Saturday, 31 October 2009
The character though is bigger than them all and has in one way or another appeared in most mediums - film, television, comic books, novels, computer games. The image has been used on clothing, toys and just about anything else at one time or another. The character has been used to sell toothpaste as well as ice lollies.
The original novel was first published in 1897 - the Victorians loved Gothic melodrama and the book was an immediate sensation - it's never been out of print and today the book is in the public domain and can be downloaded as an Ebook from Project Gutenberg. The book, although ponderous in places, still reads rather well today. It's made up mostly of a series of journal entries and newspaper cuttings and although the language can be over formal to the modern eye it does captivate. I read it on my Elonex and I enjoyed it. It's one of those classics I've always meant to read but never gotten around to it until I got an Ereader. The easy and free availability of these public domain classics has given me the push I needed to start exploring the wonderful worlds of literature past. The novel recently got an official sequel with Dracula The Undead which was written from Stoker's own notes by Dacre Stoker, who is a descendant of Stoker himself.
It's influence is never ending and vampires, all much in the Dracula mould, are big business - The Twilight series, although on the face of it a million miles away from the Gothic melodrama, owes much to the old pain in the neck.
Dracula Lives...he does indeed.
From the WIKI: The celebration has some elements of a festival of the dead. The ancient Celts believed that the border between this world and the Otherworld became thin on Samhain, allowing spirits (both harmless and harmful) to pass through. The family's ancestors were honoured and invited home whilst harmful spirits were warded off. It is believed that the need to ward off harmful spirits led to the wearing of costumes and masks. Their purpose was to disguise oneself as a harmful spirit and thus avoid harm. In Scotland the spirits were impersonated by young men dressed in white with masked, veiled or blackened faces.
Halloween in the UK today is a reason to go wild - and it is causing some problems with gangs of youths throwing eggs and flour at people - I've, in the past, had some dim witted chav throw an egg at my car as I drove past. They leave a bloody mark in the paintwork, you know. But for the most part it's a fun event with gangs of young kids going around in costume, special events and horror film marathons on the TV.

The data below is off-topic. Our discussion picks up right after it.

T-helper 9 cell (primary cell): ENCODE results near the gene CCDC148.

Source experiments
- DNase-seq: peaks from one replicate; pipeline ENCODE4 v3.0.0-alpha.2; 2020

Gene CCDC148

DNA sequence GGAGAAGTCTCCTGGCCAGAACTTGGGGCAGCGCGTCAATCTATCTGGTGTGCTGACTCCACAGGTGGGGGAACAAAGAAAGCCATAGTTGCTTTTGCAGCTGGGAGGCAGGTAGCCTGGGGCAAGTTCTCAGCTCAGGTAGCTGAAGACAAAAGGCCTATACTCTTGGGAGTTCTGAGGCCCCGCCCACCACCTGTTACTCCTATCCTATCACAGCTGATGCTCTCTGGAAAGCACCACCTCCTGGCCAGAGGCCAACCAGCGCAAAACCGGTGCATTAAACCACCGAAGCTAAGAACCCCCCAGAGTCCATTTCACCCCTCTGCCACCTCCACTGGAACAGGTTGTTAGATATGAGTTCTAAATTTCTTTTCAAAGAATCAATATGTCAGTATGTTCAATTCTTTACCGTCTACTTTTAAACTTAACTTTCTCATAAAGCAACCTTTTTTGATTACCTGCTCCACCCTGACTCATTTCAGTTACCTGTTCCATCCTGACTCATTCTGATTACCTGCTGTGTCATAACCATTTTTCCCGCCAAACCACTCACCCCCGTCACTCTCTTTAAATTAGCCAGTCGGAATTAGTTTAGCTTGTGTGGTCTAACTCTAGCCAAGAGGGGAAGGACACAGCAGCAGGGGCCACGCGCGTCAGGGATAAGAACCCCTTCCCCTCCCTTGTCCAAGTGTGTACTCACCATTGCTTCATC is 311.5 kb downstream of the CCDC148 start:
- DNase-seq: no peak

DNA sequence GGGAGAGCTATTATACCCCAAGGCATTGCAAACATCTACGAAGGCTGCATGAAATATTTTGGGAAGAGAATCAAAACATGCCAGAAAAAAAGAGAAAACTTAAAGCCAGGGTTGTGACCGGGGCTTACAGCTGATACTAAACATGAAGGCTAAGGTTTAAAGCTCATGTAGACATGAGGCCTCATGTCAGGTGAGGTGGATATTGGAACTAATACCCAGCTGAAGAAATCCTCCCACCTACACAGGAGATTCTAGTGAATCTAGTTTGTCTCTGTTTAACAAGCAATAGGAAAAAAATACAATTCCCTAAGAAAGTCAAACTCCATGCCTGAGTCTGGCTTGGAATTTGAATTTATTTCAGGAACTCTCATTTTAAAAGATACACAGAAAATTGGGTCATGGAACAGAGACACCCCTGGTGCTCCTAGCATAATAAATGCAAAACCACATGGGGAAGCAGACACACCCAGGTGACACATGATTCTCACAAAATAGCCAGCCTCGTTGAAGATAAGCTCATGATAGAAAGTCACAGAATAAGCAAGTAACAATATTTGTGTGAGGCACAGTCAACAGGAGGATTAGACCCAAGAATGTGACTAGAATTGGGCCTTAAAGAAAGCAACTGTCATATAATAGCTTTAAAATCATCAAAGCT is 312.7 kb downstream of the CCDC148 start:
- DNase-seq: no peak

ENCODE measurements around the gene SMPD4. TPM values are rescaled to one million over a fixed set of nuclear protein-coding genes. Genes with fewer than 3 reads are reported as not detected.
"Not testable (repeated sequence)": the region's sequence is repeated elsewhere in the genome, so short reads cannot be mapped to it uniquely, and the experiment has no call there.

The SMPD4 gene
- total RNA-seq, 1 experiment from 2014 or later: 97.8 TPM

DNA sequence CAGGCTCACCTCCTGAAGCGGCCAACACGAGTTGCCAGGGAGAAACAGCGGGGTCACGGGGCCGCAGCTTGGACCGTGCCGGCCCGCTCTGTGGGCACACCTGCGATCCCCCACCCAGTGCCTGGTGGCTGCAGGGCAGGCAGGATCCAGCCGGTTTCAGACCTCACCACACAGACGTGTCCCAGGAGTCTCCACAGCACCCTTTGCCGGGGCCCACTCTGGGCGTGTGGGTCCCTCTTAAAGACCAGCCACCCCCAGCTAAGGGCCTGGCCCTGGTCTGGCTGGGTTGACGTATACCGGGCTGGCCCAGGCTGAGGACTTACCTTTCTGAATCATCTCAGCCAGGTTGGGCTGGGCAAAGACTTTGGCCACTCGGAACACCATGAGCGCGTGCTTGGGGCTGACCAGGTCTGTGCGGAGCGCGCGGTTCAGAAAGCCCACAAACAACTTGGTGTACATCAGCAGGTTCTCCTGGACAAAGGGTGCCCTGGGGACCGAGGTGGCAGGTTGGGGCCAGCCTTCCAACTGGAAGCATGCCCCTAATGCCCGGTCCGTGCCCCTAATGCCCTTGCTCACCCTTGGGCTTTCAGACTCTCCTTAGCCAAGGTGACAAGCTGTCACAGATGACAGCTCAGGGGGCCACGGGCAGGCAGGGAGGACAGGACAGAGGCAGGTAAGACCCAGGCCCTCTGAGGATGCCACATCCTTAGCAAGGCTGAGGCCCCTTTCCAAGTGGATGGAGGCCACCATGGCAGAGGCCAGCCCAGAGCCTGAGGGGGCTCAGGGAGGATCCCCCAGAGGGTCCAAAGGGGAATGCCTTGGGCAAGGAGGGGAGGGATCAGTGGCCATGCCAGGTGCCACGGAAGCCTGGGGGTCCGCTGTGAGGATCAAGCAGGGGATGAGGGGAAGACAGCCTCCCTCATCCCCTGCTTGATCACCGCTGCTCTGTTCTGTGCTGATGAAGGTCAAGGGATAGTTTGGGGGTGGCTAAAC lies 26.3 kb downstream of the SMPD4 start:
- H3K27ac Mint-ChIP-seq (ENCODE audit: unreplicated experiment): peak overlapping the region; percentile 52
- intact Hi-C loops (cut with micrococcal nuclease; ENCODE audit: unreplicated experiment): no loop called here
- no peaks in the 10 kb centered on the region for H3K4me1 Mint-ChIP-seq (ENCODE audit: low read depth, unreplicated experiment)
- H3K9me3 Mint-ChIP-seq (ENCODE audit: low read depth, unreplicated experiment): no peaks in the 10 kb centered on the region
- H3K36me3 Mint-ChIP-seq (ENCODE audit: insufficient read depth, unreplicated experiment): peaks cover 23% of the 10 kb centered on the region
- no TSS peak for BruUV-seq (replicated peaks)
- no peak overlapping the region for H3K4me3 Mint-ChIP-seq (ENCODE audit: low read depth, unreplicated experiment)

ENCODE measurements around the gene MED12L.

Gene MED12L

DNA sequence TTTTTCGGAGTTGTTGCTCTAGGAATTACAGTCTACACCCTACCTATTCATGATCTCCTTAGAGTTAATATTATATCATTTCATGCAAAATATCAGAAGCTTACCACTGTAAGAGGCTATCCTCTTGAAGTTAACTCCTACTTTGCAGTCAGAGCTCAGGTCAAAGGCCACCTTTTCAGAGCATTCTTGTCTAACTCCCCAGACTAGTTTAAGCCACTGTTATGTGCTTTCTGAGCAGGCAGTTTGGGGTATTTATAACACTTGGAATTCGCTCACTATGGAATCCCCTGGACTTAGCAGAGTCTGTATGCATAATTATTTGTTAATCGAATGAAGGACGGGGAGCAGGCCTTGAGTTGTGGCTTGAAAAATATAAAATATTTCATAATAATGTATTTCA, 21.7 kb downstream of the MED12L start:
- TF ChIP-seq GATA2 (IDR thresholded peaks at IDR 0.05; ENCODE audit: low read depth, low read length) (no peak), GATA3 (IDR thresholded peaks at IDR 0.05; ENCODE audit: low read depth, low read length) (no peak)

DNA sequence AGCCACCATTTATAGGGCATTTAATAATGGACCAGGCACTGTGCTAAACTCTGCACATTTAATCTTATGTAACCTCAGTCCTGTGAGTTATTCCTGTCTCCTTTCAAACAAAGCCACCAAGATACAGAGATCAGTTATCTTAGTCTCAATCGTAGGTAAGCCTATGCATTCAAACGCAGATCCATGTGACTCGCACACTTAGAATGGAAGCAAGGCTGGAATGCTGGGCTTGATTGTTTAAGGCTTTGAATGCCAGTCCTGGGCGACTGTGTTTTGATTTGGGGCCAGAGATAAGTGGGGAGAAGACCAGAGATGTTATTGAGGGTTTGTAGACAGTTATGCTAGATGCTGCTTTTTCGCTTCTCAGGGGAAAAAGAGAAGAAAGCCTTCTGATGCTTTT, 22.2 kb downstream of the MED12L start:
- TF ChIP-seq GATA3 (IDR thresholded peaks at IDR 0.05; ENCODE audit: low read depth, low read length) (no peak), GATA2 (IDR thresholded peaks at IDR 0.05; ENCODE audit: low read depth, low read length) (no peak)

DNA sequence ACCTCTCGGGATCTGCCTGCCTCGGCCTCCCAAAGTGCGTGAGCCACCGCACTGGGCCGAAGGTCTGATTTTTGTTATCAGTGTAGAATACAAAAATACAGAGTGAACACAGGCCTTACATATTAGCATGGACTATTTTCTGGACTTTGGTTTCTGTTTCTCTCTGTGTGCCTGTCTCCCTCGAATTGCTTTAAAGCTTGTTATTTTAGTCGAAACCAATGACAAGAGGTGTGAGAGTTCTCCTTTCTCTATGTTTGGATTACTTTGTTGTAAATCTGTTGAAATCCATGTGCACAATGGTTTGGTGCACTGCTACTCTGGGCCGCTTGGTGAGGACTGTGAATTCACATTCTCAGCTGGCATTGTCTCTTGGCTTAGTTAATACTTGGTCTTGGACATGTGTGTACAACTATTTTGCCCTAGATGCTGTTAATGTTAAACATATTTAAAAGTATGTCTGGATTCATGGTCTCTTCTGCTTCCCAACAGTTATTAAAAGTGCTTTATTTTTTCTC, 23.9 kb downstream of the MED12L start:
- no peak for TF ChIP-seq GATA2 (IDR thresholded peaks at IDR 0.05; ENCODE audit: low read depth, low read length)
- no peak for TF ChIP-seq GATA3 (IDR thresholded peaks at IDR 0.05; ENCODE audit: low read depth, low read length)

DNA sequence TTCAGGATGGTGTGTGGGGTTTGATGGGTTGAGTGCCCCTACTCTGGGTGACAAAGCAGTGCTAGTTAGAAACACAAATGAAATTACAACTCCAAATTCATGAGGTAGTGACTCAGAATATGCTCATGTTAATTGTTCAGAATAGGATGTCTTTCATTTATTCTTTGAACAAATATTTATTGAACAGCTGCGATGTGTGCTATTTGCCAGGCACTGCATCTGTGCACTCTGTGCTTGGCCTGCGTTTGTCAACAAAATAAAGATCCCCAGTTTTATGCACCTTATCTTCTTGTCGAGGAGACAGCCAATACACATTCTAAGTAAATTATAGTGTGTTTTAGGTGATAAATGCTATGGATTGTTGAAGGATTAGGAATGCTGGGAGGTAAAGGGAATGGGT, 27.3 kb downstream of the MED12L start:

Ahh well,Christmas will be next.
NEXT ON THE ARCHIVE - DRACULA...make sure you come back, you'll be fangful you did.
Friday, 30 October 2009
Hammer were clever in their initial choice of films - carefully selecting popular UK radio shows and theatre hits to film which ensured a ready made audience. These film boasted an almost exclusively British cast but there was always a token American to soften the affect of all those British accents for other markets.
Hammer's first major success was a movie adaptation of the popular BBC series, The Quatermass Experiment . The film was huge in the UK but had an even greater success when it was released in the US in 1956. The film was retitled The Quatermass Xperiment for the US release which referred to its X certificate which was much the same as an 18 certificate today.
It was clear to the film company that horror and SF was going to be a big part of its future - the first films into production were a sequel to Quatermass and a remake of Frankenstein. Originally the Curse of Frankenstein was to be shot in black and white but at director, Terence Fisher's urging they decided to go with a colour version.
When the film was in the can Hammer sold the US distribution to Warner Brothers and it opened in the US to terrible reviews and even worse ones in the UK. The Observer's film critic said, it is one of the most repulsive films I have ever seen. And whilst the film may seem tame by today's standards, it did show a bit more gore, not to mention cleavage than was the norm for the period.